Missing Indonesian submarine believed sunk as debris is found, Navy says

(CNN) — Indonesia’s Navy changed the status of its missing submarine from “sub miss” to “sub sank” on Saturday, as a naval chief presented debris believed to be from the vessel at a news conference.

Authorities now expect to carry out an evacuation process to recover the KRI Nanggala-402 submarine and its crew when they pinpoint its exact location, Indonesian Navy Chief of Staff Yudo Margono said.

The latest update came as hopes faded for the 53 crew members, who were expected to have run out of oxygen early on Saturday. So far, no sign of them has been found, Yudo said.

Some warships deployed to the Bali Sea, where the submarine was last contacted Wednesday, will be used to help find the vessel by detecting metal or magnetic objects in the sea, Yudo said.

Six pieces of debris believed to be from the submarine were presented to journalists at the news conference. The items were found about two miles from the spot where the submarine started to dive before it went missing, Yudo said, and included a bottle of grease, part of a torpedo launcher, part of a metal tube, prayer mats and fuel.

The debris was found floating at a location where the sea is 850 meters (930 yards) deep.

People who were on a previous mission on the KRI Nanggala-402 submarine confirmed that some of the debris belonged to the submarine, the navy chief of staff said. The bottle of grease matches what the crew would use to lubricate the submarine’s periscope.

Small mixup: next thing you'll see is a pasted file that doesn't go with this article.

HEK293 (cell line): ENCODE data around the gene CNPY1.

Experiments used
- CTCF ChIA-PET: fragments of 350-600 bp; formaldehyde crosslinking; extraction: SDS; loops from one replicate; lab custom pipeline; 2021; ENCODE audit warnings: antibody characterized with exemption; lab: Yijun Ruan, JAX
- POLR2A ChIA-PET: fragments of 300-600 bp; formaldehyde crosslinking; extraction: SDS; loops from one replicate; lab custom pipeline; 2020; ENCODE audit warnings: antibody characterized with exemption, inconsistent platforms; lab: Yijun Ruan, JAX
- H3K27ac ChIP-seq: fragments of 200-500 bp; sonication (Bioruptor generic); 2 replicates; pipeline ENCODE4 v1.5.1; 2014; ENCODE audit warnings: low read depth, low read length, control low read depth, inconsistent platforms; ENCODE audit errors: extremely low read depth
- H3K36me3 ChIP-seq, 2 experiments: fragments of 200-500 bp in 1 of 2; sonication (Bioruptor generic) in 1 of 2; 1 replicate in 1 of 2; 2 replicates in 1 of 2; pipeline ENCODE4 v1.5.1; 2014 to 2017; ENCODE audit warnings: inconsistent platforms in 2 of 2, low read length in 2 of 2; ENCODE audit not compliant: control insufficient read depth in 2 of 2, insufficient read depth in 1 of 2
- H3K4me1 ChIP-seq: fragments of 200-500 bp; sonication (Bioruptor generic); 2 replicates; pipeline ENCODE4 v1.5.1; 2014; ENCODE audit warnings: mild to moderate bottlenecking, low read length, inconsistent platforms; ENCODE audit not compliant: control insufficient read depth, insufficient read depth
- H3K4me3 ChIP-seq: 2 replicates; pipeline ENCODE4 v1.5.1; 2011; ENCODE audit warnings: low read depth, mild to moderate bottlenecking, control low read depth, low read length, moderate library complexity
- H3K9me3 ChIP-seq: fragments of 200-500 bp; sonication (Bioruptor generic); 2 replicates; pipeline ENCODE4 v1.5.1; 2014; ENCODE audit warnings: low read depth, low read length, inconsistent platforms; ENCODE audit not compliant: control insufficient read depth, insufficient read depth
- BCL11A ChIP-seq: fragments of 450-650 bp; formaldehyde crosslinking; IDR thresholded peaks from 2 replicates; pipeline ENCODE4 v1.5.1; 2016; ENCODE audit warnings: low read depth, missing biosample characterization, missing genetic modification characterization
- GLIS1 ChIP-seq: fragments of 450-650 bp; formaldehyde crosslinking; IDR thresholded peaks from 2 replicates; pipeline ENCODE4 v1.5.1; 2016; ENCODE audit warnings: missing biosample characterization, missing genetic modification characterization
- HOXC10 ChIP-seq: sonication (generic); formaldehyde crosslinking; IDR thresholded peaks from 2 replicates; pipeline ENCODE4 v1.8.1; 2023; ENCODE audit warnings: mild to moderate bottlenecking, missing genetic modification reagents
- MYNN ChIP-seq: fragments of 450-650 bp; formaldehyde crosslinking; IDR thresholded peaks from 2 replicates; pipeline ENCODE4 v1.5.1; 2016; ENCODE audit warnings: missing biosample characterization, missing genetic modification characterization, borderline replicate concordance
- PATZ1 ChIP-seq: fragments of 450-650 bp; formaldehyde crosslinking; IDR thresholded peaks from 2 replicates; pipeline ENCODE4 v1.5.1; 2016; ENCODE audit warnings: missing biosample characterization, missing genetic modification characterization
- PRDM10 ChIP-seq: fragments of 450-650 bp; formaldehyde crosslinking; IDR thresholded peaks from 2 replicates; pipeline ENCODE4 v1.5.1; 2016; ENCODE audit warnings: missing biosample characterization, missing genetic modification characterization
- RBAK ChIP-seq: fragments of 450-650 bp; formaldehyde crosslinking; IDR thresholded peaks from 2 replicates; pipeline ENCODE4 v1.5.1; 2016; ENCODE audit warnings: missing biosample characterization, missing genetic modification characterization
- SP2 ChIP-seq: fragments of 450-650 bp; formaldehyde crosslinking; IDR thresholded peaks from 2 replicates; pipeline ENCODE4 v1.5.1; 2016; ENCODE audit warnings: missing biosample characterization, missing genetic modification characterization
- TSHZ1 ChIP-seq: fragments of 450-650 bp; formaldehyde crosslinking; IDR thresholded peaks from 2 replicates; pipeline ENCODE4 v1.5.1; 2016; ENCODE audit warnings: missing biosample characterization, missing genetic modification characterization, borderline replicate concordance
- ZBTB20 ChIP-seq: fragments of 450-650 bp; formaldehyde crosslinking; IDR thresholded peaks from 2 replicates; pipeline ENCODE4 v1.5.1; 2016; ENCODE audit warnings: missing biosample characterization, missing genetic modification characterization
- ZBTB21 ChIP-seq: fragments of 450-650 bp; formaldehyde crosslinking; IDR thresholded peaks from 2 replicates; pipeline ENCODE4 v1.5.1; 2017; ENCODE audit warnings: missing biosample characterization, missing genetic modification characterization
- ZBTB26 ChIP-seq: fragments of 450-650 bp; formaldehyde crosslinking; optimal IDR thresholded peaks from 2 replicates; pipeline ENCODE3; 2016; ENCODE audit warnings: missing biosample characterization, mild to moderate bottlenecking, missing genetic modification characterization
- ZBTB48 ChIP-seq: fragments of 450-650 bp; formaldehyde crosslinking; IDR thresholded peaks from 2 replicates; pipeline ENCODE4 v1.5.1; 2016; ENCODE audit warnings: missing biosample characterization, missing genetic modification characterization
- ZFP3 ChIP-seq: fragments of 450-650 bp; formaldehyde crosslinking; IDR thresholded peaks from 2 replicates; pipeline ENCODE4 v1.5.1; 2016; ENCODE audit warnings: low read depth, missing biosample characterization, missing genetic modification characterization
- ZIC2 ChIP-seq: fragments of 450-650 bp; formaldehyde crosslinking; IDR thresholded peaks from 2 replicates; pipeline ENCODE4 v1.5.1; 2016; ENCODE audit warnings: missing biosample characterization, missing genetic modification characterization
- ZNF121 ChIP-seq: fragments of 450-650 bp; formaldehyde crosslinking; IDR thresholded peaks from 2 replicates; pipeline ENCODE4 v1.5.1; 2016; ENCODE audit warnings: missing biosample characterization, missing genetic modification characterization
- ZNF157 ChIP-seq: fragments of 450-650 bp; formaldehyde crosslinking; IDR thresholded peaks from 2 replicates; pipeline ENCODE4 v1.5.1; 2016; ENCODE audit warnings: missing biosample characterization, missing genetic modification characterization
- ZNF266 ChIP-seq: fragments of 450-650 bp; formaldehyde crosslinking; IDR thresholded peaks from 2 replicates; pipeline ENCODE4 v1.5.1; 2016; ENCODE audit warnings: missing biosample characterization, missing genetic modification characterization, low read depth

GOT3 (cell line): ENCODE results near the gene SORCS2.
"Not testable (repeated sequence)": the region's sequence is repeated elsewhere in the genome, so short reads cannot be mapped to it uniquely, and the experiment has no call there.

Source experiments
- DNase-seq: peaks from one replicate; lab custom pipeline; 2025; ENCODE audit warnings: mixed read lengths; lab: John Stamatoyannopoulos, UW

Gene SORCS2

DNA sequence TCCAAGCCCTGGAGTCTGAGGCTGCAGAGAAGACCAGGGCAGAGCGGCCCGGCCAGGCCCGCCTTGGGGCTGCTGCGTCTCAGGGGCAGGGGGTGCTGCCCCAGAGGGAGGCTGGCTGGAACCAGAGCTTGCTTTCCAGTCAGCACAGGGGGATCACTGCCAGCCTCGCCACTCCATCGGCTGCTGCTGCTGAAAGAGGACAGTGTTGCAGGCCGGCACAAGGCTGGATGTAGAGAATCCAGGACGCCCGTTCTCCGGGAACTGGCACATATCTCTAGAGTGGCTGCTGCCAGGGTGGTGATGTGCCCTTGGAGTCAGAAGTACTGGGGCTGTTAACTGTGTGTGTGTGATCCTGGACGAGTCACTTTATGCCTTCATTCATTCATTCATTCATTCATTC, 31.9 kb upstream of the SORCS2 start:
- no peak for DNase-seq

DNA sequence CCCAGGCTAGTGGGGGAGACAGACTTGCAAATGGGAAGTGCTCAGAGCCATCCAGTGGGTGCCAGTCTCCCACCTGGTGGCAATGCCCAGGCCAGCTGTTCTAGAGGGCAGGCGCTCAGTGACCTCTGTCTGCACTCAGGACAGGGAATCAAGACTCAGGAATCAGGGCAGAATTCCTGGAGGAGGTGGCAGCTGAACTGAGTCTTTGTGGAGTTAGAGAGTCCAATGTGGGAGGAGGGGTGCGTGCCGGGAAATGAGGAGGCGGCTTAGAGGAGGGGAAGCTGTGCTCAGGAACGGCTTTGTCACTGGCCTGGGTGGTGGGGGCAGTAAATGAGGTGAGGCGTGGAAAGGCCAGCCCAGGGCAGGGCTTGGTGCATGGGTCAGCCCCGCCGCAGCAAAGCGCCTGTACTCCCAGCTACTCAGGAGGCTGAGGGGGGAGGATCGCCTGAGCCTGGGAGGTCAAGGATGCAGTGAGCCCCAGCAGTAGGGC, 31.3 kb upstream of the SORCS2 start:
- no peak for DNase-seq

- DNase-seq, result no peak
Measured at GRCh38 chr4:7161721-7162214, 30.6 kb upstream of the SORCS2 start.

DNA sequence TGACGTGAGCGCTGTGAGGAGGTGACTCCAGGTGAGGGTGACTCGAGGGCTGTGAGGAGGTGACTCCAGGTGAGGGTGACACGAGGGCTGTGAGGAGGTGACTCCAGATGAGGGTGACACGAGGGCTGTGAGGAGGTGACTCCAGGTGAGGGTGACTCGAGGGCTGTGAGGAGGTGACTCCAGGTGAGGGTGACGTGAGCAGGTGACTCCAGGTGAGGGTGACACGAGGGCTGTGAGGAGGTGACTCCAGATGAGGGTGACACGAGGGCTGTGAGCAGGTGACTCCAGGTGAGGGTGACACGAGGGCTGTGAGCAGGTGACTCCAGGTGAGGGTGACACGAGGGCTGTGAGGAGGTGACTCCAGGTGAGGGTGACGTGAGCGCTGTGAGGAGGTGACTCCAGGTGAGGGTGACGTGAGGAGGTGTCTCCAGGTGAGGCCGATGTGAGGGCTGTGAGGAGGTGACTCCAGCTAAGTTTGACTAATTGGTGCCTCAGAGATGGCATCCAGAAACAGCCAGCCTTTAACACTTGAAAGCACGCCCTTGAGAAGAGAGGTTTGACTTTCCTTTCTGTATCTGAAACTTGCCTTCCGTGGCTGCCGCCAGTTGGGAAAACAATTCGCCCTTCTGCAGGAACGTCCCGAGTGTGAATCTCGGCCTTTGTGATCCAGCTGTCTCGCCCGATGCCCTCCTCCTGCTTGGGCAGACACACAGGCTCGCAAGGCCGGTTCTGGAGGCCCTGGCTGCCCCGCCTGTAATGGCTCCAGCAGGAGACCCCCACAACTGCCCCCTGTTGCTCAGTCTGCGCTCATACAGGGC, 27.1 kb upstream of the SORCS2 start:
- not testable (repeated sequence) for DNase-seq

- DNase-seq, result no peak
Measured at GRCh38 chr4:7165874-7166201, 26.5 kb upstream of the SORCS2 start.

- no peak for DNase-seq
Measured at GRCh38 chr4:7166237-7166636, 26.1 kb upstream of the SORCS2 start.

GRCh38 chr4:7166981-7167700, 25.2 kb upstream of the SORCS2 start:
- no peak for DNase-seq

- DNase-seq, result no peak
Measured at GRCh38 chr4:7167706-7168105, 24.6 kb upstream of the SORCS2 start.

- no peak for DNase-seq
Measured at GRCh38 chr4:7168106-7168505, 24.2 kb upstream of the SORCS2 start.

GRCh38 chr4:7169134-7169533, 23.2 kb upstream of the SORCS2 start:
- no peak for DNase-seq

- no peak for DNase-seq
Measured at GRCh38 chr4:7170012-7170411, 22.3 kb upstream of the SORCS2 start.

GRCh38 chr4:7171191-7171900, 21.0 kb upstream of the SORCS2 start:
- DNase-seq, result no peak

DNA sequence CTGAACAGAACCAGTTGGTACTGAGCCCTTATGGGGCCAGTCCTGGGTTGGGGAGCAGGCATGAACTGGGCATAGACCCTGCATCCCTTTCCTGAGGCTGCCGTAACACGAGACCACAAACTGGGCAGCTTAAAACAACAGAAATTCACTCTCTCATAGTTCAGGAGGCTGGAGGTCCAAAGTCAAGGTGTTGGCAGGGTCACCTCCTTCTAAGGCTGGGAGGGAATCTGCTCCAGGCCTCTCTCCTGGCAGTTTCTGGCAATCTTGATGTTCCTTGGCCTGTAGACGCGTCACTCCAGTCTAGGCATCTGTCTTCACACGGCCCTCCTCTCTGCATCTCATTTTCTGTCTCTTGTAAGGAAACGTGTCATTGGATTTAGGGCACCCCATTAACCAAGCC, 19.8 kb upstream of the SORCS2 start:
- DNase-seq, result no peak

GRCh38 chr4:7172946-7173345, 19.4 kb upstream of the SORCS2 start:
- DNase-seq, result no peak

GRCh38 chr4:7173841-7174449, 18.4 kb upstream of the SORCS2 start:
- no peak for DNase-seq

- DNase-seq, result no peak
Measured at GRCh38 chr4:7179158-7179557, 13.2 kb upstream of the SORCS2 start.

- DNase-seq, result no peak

Yudo said an explosion was not believed to have occurred on the submarine but that heavy pressure on the vessel might have a created a crack through which some items escaped.

 

Hi-tech capabilities

Indonesian search teams said Friday they had identified an area where the submarine could be located.

The area of interest is about 40 kilometers (approximately 25 miles) north of Bali, where oil had been spotted on the surface of the water near the dive point, and where an object likely to have come from the submarine was detected, according to Maj. Gen. Achmad Riad, the head of the military’s central information unit.

A naval vessel detected an object with “strong magnetic resonance” at a depth of 50 to 100 meters (164 to 328 feet), Riad told a news conference Friday, and the navy expects its warship, the Riguel, to reach the search area Friday.

The Riguel is equipped with sonar, which uses sound waves to locate objects, and the navy hopes it can find the KRI Nanggala-402, a German-made submarine that lost contact during a military exercise in the Bali Strait early on Wednesday morning.

More ships with high-tech capabilities also joined the search efforts Friday, creating a search team consisting of 21 Indonesian warships, a submarine and additional vessels from Indonesia’s police and rescue department.

Two Australian warships have also joined the search efforts.

“HMA Ships Ballarat and Sirius, both presently at sea on separate regional deployments, are making best speed for the search area,” Australia’s Defense Department said in a press release Friday.

Rear Adm. Mark Hammond, of the Australian task force, added that his thoughts were with the submariners of KRI Nanggala, their families and the Indonesian people. “As always, we stand ready to assist our fellow mariners in the Indonesian Navy,” he said.

The United States is also sending aircraft to assist in the search for the missing submarine.

Three C-17 aircraft were expected to depart Dover Air Force Base Friday with watercraft and underwater search and rescue gear.

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